EXAMPLES FROM THE WEB FOR BEAR DOWN
Thus silently did the "Chesapeake" bear down upon her adversary.
It seemed to bear down on us suddenly in a great burning sheet.
They have refused, without exception, to bear down on the word how.
Nelson now hoisted the signal to bear down on them in two lines.
After a word or two with the officers, he signalled to bear down on the enemy in two lines.
Yet again, if one should see us, would she bear down upon us?
Im goin to loop that craft and bear down on them from abeam.
But if we really do bear down upon you, will you give us a sign that its all right?
There is a power in Scripture which must bear down all before it.
I'll bear down on it when I talk to them in closing, and before then.
Old English beran "to bear, bring; bring forth, produce; to endure, sustain; to wear" (class IV strong verb; past tense bær, past participle boren), from Proto-Germanic *beranan (cf. Old Saxon beran, Old Frisian bera, Old High German beran, German gebären, Old Norse bera, Gothic bairan "to carry, bear, give birth to"), from PIE root *bher- (1) meaning both "give birth" (though only English and German strongly retain this sense, and Russian has beremennaya "pregnant") and "carry a burden, bring" (see infer).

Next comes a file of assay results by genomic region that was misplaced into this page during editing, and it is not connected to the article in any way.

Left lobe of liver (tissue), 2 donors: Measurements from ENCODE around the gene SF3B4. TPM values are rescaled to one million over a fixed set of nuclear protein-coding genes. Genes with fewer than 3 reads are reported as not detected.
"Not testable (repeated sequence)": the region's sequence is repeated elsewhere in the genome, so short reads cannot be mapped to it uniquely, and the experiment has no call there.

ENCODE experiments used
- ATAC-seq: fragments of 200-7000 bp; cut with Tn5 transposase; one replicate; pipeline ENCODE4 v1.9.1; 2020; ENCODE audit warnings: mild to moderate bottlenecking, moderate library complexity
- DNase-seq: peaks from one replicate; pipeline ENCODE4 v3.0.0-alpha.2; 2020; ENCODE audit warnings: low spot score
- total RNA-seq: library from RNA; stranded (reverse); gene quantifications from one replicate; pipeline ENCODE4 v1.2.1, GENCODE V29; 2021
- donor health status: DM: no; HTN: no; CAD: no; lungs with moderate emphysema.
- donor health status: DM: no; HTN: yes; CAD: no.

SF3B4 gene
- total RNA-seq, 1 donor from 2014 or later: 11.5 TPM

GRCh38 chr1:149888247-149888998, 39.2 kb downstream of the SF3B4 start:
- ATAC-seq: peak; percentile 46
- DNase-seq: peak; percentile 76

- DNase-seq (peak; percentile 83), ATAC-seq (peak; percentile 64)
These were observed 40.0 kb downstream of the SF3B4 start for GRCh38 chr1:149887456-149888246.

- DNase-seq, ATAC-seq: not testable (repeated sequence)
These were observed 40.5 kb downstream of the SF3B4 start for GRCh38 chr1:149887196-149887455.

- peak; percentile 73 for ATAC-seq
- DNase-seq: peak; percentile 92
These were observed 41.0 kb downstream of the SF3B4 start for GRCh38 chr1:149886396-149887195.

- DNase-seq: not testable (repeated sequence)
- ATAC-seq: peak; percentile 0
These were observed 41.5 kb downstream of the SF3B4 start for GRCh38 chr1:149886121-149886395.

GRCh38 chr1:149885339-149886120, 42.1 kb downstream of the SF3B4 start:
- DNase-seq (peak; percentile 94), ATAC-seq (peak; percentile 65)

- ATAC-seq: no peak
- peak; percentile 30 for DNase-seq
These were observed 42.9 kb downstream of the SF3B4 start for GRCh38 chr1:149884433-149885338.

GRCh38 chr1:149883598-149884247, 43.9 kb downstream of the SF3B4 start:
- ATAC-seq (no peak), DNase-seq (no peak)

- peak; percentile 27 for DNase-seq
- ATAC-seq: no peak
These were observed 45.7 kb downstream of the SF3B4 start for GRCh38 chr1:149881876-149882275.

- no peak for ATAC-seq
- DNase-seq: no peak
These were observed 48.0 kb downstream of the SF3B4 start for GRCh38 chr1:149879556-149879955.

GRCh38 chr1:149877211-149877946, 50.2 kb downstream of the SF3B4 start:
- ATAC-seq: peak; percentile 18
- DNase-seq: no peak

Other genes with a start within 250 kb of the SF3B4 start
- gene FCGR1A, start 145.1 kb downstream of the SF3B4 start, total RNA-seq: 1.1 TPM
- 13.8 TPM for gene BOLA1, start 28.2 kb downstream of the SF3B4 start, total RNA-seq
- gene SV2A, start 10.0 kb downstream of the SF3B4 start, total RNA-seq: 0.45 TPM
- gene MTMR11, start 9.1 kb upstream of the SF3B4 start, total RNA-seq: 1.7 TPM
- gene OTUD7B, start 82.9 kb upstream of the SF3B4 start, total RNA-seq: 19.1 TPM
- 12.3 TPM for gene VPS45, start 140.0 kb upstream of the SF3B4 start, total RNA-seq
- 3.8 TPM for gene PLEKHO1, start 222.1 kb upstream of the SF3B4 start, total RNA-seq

Ball bearings "bear" the friction. Many senses are from notion of "move onward by pressure." Old English past tense bær became Middle English bare; alternative bore began to appear c.1400, but bare remained the literary form till after 1600. Past participle distinction of borne for "carried" and born for "given birth" is from late 18c. To bear (something) in mind is from 1530s.